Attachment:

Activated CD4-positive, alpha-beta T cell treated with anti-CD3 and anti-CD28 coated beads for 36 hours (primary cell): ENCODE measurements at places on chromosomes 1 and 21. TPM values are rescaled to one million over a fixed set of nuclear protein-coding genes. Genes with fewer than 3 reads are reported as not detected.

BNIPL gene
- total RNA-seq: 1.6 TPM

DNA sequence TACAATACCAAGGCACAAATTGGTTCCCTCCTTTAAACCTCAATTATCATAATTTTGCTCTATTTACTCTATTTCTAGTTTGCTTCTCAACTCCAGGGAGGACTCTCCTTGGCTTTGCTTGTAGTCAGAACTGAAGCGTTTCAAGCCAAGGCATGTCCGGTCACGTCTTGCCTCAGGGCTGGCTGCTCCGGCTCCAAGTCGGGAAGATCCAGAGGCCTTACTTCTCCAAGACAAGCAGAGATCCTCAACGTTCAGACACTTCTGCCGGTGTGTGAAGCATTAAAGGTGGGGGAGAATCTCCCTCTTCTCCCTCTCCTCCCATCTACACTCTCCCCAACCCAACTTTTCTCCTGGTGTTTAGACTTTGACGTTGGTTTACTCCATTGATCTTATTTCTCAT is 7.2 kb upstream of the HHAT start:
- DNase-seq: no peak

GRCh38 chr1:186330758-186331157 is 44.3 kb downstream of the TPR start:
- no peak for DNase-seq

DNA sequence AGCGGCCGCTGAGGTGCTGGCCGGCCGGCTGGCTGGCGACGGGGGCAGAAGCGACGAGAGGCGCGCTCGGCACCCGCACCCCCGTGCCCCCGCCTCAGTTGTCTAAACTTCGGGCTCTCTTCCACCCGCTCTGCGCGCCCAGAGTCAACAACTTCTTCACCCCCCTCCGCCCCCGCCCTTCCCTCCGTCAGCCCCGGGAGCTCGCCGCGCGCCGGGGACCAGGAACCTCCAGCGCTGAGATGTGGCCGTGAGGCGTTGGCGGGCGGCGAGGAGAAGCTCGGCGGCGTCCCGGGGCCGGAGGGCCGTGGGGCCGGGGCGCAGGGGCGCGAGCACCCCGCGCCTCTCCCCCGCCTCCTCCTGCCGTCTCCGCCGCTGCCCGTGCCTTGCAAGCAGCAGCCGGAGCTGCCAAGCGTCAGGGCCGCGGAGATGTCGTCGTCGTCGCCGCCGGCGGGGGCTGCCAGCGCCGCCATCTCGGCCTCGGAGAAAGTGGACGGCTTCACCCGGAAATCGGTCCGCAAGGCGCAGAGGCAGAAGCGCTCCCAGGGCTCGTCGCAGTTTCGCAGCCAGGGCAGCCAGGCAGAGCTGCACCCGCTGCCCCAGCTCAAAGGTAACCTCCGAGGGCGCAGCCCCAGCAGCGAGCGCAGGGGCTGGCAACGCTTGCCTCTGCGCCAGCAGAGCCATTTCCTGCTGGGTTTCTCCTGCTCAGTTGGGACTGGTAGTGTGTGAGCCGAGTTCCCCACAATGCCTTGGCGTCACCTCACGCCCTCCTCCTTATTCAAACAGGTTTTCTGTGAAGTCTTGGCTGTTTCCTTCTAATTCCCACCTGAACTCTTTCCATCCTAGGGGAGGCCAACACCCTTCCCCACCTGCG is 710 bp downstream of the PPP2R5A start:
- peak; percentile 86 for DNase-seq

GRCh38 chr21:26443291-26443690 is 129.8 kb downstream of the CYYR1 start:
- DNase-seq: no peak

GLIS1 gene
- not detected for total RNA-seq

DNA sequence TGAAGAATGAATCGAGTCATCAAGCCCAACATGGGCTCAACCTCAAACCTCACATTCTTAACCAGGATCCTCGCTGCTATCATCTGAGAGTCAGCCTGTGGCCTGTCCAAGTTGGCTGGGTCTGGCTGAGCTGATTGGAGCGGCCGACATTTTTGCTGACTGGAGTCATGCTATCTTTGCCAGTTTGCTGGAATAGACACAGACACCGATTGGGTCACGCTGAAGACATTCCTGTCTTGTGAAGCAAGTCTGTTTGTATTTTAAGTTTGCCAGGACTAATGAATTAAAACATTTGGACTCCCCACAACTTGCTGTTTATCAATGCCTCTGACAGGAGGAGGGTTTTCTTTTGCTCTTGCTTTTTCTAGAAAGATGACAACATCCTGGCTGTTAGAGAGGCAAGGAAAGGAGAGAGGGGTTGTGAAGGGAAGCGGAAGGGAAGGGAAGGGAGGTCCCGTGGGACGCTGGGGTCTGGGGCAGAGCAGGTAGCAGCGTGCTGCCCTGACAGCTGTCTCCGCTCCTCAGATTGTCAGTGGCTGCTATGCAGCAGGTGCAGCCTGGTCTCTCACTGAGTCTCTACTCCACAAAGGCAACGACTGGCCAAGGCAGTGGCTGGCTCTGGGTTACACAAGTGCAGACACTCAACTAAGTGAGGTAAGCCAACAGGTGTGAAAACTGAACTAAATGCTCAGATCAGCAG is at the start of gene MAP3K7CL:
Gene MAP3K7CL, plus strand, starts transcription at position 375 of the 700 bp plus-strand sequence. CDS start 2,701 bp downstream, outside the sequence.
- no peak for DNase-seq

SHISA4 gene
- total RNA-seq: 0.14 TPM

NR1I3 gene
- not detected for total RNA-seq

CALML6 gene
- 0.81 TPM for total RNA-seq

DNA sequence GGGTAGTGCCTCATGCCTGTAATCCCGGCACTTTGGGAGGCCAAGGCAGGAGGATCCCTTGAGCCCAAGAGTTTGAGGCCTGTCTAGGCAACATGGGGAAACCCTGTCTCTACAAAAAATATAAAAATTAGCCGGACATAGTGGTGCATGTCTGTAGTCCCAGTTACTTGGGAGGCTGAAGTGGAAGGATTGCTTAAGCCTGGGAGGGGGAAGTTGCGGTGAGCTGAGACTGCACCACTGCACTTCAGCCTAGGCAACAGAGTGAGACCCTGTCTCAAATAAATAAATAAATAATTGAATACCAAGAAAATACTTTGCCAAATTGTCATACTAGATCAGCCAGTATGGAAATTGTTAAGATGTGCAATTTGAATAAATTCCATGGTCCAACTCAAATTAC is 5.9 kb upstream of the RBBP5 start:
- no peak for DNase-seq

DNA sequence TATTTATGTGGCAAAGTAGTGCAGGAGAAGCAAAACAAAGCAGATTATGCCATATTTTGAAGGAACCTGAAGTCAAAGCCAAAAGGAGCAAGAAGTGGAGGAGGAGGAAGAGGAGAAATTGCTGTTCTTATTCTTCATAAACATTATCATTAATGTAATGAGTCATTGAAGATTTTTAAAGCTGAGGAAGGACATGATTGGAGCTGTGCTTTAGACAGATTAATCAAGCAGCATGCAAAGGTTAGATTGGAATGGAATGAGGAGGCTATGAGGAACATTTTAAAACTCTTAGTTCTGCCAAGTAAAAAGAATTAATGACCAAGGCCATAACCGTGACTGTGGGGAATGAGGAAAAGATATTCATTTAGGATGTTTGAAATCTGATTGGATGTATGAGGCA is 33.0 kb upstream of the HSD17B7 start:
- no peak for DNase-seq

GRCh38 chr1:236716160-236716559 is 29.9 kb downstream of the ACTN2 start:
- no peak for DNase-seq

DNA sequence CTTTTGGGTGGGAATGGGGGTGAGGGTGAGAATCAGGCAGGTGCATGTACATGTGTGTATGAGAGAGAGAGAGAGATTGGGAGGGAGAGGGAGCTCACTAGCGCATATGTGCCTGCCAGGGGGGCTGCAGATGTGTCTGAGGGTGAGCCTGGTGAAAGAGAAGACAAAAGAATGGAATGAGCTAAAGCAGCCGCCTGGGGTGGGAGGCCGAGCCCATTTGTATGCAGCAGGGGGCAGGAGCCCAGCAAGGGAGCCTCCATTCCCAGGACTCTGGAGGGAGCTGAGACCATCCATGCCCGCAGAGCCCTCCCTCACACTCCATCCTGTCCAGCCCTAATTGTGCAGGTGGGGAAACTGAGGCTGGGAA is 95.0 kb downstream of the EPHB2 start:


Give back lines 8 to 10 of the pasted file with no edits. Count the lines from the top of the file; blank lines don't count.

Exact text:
DNA sequence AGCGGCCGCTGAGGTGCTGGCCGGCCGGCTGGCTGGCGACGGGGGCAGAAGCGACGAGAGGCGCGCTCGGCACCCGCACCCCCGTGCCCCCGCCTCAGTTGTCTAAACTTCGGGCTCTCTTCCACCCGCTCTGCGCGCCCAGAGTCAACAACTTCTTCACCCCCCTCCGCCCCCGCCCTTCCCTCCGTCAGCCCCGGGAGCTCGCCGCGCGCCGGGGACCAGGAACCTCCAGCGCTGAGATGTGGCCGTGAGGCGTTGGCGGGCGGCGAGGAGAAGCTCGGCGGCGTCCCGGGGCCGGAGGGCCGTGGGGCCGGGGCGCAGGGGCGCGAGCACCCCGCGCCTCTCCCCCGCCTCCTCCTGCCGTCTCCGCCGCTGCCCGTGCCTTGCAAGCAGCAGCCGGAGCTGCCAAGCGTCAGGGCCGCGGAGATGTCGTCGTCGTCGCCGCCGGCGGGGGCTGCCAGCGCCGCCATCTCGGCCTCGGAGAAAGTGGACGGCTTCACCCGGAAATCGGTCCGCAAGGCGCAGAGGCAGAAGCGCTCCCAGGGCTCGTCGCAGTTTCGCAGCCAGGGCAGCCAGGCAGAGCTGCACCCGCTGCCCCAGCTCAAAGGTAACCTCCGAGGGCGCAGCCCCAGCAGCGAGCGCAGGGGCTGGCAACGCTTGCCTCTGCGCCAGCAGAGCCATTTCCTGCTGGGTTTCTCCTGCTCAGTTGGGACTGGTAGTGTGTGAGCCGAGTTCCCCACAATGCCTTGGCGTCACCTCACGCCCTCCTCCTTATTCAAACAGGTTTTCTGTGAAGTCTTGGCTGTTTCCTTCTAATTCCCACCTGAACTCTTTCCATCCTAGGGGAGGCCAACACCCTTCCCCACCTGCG is 710 bp downstream of the PPP2R5A start:
- peak; percentile 86 for DNase-seq

GRCh38 chr21:26443291-26443690 is 129.8 kb downstream of the CYYR1 start: